Apple says xCloud is blocked because the service’s current form means Apple can't review every game on the platform (shh, don't tell Apple about Roblox), but let's be very clear. This has very little to do with unacceptable security measures (or anything specific to do with gaming) and very much to do with "unacceptable business models" (section 3.2.2.i of Apple's Review Guidelines, s/o Stratechery ($)).

Apple says xCloud is blocked because the service’s current form means Apple can't review every game on the platform

This is the epitome of monopolistic abuse. Apple dictates the rules which are designed to maximize its own revenue share, alters the rules whenever and however it wants, makes exceptions only when "forced" (WeChat), and there's literally no other way companies can serve iOS users.

Frankly, it's good that governments are assessing antitrust issues, but — as we saw in the US congressional hearing last week — it’s hard to trust (often ignorant) representatives to ask the right questions and make the right decisions.

Unless Apple and Microsoft strike a special deal or new antitrust laws force Apple to change its policies, I have a hard time seeing xCloud (or similar services) properly serve iOS users. In some ways this is hypocritical — Xbox is its own closed ecosystem — but what makes the iPhone different is that it's a general purpose machine with nearly one billion users. Different rules must apply.

Android is a pseudo-open platform in a lot of ways, but at least there are ways to bypass Google Play. Xbox is partnering with Samsung, for example, to release a special Xbox Game Pass app in Samsung's app store. You can bet that doing so means Microsoft is paying a fraction of the 30% take rate. Creating an environment where App Stores (or at least their payment methods) are forced to compete will create a healthier ecosystem for everyone.

#3: Tencent faces geopolitical headwinds

In late June, India banned multiple Chinese apps — TikTok, most notably — and it appears to be the first crippling blow (of many) for Chinese app developers. India is considering banning additional apps, including PUBG Mobile, and now the US is beginning to take a firmer stance.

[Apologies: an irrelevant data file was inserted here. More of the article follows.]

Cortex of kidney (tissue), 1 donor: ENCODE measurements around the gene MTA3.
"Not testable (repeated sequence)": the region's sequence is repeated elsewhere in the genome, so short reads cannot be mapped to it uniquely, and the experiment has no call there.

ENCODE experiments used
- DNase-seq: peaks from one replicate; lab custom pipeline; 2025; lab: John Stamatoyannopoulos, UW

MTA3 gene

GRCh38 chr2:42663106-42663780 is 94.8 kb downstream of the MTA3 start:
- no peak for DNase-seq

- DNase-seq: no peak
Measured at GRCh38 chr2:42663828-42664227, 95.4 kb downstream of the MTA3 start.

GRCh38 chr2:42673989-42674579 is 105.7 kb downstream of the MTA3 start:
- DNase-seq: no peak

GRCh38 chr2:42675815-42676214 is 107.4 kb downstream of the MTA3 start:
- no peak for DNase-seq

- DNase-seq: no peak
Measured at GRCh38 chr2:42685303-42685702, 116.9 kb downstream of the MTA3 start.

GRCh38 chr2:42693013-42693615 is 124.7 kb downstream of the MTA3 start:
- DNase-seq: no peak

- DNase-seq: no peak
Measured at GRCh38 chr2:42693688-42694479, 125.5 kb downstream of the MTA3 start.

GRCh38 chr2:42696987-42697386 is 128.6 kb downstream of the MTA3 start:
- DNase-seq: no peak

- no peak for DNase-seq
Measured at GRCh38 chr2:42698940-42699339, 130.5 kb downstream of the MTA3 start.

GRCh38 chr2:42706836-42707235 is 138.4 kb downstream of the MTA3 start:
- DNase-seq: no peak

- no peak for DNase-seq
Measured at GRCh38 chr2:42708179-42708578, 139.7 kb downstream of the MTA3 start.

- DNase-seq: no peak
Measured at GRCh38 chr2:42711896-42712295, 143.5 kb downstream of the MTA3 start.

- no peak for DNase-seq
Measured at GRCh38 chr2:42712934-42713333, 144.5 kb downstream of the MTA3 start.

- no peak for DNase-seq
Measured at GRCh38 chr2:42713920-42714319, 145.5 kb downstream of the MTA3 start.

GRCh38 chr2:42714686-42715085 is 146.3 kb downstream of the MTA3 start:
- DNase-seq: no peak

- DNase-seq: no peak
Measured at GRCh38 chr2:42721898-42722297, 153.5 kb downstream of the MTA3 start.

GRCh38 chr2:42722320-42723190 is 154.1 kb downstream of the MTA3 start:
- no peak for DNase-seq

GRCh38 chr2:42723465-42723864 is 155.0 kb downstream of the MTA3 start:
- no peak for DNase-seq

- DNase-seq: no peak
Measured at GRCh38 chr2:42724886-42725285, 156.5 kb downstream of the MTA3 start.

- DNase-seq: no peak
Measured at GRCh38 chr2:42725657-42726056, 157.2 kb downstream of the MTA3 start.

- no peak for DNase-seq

After making it known that TikTok must be banned or sold, President Trump signed an executive order that will prohibit WeChat from operating in the US. Like in India, this doesn't yet affect major Chinese games, but it looks to be increasingly a possibility.

I won't speculate on what exactly will unfold, but many Chinese companies' hopes of scaling international audiences may permanently be stifled on the basis of national security. Frankly, that's a reasonable outcome given China's treatment of foreign apps within its own borders, but it does limit the upside for companies like Tencent and NetEase.

It also means there’s a small chance that Tencent will need to divest holdings like Riot Games and Supercell if tensions escalate further. Tencent in particular is still incredibly well positioned in China, but geopolitical headwinds may change the calculus and strategy of expansion.

Ever since the Huawei ban escalated, it's felt like the potential beginning of Cold War 2.0, but instead of geopolitics playing out purely through nation states, it's also playing out through corporate shenanigans. Bizarrely, that means it might partially play out through games as well.

Master the Meta is a newsletter focused on analysing the business strategy of the gaming industry. It is run by Aaron Bush and Abhimanyu Kumar. To read this week’s entire meta, visit www.masterthemeta.com!